Johannes Sibertus Kuffler

From Wikipedia, the free encyclopedia
Jump to navigation Jump to search

Johannes Sibertus Kuffler[1] (1595–1677) was a German inventor and chemist, from Cologne. He had a 1618 doctorate from the University of Padua. After he married Catherina, daughter of Cornelius Drebbel, he started in a successful dyeing business in Leiden, with his brother Abraham. Supposedly he used a procedure invented by his father-in-law, using stannic chloride as a fixative. He was an associate of Johann Glauber, and went into an alchemical venture with Johann Moriaen and Benjamin Worsley.[2] In 1656 the alchemist Israel Tonge provided a loan of 100 pounds to have the Kuffler family moved from Arnhem in the Netherlands to England so that "his abilities in his profession, his relation to Cornelius Dribellius his life & conversation & concerning the reality & certaintie of the Experiments, hereafter mentioned in these præsents, shall vnto wise & indiferent men be of satisfaction.". [3] He later moved it to Bow, London.[4] The new colour was called "Color Kufflerianus" or "Bow dye". During the Protectorate they also spent much effort promoting a 'secret weapon' (torpedo or submarine) for naval warfare, petioning Richard Cromwell.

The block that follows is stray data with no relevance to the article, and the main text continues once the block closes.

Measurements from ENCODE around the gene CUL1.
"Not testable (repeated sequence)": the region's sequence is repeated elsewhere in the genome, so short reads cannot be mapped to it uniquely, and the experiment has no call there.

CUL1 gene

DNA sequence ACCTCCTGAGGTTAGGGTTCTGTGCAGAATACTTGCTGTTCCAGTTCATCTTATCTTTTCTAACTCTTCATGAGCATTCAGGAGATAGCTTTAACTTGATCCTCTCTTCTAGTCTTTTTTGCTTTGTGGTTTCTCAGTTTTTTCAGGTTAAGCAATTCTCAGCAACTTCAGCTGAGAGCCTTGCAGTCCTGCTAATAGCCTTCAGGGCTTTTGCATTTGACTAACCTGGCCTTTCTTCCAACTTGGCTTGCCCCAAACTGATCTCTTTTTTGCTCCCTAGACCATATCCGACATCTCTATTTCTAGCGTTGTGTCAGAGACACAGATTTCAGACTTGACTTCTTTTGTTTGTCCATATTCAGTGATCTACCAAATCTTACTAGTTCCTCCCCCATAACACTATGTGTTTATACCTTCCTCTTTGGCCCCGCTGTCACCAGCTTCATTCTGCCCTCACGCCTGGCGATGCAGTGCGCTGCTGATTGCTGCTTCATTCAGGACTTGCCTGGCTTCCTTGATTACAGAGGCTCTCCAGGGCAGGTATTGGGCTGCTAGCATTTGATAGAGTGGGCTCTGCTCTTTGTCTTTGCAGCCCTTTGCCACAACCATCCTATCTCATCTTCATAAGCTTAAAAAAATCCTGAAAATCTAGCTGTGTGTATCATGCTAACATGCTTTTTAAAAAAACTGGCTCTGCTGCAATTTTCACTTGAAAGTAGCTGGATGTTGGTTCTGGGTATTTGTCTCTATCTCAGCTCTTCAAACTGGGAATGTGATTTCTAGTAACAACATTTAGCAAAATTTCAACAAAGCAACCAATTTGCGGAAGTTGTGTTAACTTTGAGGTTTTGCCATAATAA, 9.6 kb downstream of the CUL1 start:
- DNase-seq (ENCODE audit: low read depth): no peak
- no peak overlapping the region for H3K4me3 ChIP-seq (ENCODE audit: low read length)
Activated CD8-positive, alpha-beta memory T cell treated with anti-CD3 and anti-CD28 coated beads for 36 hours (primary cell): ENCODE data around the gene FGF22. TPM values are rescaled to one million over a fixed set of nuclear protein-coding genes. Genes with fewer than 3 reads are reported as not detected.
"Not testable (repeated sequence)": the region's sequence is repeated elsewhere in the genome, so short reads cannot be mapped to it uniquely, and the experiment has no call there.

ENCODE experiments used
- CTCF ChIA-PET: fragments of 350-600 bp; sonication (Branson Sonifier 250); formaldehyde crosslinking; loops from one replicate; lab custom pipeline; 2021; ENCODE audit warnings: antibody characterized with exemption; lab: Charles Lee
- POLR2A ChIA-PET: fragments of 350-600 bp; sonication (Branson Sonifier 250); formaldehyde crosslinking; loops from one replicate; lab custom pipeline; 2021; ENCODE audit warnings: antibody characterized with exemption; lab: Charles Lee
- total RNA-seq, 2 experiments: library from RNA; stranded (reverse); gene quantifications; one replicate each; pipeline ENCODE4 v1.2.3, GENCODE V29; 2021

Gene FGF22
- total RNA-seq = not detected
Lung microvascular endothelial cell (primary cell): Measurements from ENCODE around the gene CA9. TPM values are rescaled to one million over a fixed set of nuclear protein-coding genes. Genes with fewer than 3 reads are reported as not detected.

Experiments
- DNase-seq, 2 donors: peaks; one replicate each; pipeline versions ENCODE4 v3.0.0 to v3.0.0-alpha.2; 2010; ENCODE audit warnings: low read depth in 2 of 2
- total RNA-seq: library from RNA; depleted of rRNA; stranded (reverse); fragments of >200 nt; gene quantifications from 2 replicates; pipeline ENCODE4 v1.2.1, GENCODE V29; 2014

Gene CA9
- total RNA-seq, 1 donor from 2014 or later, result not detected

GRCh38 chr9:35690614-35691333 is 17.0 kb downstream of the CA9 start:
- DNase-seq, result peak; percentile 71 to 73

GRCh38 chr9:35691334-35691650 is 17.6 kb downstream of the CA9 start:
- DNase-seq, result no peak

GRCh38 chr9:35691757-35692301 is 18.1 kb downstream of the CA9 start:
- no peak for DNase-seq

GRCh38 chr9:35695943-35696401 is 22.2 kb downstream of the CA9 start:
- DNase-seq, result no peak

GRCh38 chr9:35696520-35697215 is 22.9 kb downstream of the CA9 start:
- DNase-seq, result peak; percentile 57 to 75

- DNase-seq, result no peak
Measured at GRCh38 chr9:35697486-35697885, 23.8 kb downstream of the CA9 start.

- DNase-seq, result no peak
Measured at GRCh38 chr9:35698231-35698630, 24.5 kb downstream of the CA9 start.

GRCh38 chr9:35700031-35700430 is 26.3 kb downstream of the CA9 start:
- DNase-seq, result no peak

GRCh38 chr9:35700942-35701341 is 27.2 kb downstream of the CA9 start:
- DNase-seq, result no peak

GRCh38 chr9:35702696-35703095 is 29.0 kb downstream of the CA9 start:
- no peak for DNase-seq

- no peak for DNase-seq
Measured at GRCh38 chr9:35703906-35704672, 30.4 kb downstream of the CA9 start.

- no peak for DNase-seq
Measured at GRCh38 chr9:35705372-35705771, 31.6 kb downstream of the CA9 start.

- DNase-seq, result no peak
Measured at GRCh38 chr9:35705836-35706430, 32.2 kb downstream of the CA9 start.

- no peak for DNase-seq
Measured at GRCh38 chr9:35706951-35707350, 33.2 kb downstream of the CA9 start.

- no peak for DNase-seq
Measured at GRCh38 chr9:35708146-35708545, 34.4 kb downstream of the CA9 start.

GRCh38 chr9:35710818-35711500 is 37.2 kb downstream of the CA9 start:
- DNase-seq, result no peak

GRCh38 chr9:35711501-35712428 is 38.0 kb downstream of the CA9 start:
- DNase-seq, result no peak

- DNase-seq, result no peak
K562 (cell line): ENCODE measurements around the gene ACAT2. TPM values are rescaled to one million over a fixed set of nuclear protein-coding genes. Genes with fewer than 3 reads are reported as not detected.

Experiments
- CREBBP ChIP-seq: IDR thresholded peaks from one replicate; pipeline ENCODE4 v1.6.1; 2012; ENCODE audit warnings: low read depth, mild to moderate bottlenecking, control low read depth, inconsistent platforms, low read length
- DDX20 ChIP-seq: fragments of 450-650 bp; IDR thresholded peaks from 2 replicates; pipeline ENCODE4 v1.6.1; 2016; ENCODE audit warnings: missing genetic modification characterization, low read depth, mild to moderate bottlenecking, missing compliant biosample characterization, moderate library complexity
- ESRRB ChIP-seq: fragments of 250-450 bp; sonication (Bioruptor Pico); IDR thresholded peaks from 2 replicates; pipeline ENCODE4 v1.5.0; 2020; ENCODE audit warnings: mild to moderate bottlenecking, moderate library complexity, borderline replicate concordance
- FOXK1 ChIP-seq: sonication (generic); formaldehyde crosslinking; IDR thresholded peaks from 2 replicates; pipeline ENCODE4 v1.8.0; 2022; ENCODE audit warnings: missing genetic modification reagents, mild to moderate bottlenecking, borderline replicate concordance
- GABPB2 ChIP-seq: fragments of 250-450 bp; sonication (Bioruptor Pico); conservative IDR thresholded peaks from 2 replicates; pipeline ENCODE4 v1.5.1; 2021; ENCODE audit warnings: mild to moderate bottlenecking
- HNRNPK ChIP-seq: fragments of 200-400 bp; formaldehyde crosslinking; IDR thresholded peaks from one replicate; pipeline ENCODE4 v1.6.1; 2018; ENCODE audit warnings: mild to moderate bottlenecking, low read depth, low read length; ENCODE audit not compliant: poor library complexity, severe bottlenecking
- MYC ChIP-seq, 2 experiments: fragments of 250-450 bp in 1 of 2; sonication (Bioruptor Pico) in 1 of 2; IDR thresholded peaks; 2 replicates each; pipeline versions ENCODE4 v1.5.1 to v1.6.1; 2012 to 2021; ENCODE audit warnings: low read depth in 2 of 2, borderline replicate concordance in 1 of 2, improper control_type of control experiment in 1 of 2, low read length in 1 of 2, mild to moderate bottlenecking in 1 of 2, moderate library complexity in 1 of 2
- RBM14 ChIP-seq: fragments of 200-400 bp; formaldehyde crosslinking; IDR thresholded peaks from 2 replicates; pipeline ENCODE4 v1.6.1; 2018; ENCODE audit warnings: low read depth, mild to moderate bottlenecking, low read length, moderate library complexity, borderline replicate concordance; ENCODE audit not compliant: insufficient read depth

Like his father-in-law, he contributed to technology, in the matter of ovens that were self-regulating.[5] He demonstrated a use as incubator to the Royal Society.


  1. ^ Küffeler, Koffler.
  2. ^ J. T. Young (1998), Faith, Alchemy and Natural Philosophy: Johann Moriaen, Reformed Intelligencer, and the Hartlib Circle, Ch.2
  3. ^ "Hartlib Papers". 1659-06-20. Retrieved 2015-05-10.
  4. ^ [1].
  5. ^ Development of the Self-Regulating Oven | Science and Its Times: 1450-1699

External links[edit]